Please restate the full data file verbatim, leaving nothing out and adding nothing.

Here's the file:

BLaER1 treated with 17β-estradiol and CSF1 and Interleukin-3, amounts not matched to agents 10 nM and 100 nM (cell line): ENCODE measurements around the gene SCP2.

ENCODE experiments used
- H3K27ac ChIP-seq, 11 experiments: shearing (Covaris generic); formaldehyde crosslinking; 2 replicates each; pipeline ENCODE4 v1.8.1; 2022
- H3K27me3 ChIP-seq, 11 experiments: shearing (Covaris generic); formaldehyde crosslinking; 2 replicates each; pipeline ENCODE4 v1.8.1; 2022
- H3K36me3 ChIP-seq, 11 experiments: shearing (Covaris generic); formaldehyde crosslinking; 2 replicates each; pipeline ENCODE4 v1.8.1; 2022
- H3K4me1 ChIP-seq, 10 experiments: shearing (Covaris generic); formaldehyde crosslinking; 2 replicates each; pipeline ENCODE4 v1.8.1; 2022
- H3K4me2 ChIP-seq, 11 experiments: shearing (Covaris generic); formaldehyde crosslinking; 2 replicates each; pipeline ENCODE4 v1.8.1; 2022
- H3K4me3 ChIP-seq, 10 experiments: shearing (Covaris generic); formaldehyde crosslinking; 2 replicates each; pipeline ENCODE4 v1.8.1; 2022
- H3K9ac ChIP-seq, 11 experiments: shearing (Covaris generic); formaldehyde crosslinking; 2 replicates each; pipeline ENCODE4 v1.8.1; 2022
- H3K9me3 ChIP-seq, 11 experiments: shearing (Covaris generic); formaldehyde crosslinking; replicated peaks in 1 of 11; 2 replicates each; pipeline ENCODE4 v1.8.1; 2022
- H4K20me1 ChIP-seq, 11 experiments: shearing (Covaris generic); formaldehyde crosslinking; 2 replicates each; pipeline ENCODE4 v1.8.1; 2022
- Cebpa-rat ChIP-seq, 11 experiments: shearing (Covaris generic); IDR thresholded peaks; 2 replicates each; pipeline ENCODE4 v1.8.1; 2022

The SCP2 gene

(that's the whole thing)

BLaER1 treated with 17β-estradiol and CSF1 and Interleukin-3, amounts not matched to agents 10 nM and 100 nM (cell line): ENCODE measurements around the gene SCP2.

ENCODE experiments used
- H3K27ac ChIP-seq, 11 experiments: shearing (Covaris generic); formaldehyde crosslinking; 2 replicates each; pipeline ENCODE4 v1.8.1; 2022
- H3K27me3 ChIP-seq, 11 experiments: shearing (Covaris generic); formaldehyde crosslinking; 2 replicates each; pipeline ENCODE4 v1.8.1; 2022
- H3K36me3 ChIP-seq, 11 experiments: shearing (Covaris generic); formaldehyde crosslinking; 2 replicates each; pipeline ENCODE4 v1.8.1; 2022
- H3K4me1 ChIP-seq, 10 experiments: shearing (Covaris generic); formaldehyde crosslinking; 2 replicates each; pipeline ENCODE4 v1.8.1; 2022
- H3K4me2 ChIP-seq, 11 experiments: shearing (Covaris generic); formaldehyde crosslinking; 2 replicates each; pipeline ENCODE4 v1.8.1; 2022
- H3K4me3 ChIP-seq, 10 experiments: shearing (Covaris generic); formaldehyde crosslinking; 2 replicates each; pipeline ENCODE4 v1.8.1; 2022
- H3K9ac ChIP-seq, 11 experiments: shearing (Covaris generic); formaldehyde crosslinking; 2 replicates each; pipeline ENCODE4 v1.8.1; 2022
- H3K9me3 ChIP-seq, 11 experiments: shearing (Covaris generic); formaldehyde crosslinking; replicated peaks in 1 of 11; 2 replicates each; pipeline ENCODE4 v1.8.1; 2022
- H4K20me1 ChIP-seq, 11 experiments: shearing (Covaris generic); formaldehyde crosslinking; 2 replicates each; pipeline ENCODE4 v1.8.1; 2022
- Cebpa-rat ChIP-seq, 11 experiments: shearing (Covaris generic); IDR thresholded peaks; 2 replicates each; pipeline ENCODE4 v1.8.1; 2022

The SCP2 gene